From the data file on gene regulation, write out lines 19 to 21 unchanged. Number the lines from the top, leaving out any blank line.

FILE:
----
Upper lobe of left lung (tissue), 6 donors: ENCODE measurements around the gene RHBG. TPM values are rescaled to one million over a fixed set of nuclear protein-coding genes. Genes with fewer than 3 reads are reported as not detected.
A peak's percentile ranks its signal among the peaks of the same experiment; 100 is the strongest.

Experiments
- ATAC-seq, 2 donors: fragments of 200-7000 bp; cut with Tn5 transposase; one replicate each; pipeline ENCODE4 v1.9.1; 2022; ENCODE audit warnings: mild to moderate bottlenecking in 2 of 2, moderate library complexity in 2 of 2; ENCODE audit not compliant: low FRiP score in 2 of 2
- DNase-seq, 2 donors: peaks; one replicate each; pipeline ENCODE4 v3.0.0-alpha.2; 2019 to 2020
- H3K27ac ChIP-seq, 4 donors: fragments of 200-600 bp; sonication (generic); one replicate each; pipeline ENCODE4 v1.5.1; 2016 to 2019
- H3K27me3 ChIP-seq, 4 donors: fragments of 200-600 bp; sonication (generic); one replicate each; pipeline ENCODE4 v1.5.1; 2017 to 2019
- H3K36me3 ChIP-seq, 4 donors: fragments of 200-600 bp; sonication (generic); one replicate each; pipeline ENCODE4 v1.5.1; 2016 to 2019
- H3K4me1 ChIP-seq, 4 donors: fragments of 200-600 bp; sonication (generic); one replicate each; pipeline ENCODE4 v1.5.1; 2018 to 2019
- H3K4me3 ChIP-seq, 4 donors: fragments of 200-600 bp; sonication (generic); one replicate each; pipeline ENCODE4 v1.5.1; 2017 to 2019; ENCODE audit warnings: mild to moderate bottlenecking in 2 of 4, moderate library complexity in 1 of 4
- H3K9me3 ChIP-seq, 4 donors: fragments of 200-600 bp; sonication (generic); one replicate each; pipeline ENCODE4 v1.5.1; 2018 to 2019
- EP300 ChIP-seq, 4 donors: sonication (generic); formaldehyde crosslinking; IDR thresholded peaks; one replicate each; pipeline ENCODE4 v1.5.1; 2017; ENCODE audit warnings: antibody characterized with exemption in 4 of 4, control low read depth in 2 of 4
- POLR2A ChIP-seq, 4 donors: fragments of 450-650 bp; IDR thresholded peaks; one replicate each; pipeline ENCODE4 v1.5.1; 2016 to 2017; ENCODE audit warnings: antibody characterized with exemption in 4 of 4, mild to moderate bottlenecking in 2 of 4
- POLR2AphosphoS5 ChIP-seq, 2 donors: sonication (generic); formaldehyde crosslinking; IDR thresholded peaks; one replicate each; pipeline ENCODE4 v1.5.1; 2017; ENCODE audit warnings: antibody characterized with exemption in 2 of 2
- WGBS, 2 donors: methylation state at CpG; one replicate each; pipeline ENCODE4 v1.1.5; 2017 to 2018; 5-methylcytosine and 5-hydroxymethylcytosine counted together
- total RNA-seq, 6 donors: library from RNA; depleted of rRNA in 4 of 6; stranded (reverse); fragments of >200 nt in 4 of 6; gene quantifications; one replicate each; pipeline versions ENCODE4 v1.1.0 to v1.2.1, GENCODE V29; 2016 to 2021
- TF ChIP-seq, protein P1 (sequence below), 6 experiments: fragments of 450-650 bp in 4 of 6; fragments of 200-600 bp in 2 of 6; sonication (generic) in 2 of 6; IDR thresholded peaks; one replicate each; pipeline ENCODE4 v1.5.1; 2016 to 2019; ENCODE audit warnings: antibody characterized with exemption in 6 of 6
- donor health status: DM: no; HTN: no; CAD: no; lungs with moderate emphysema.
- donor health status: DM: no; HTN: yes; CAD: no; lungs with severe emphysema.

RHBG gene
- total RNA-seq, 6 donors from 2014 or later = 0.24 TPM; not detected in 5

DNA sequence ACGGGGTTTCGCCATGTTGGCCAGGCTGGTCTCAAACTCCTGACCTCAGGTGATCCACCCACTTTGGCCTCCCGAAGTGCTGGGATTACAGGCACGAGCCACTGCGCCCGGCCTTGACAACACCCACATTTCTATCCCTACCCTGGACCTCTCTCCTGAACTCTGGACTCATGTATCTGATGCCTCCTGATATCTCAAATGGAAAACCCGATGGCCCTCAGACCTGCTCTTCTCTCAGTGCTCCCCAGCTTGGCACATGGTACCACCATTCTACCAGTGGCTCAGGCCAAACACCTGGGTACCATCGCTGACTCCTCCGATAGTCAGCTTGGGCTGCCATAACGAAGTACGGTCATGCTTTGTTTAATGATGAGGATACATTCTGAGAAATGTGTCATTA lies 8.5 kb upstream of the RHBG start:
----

- donor health status: DM: no; HTN: yes; CAD: no; lungs with severe emphysema.

RHBG gene
- total RNA-seq, 6 donors from 2014 or later = 0.24 TPM; not detected in 5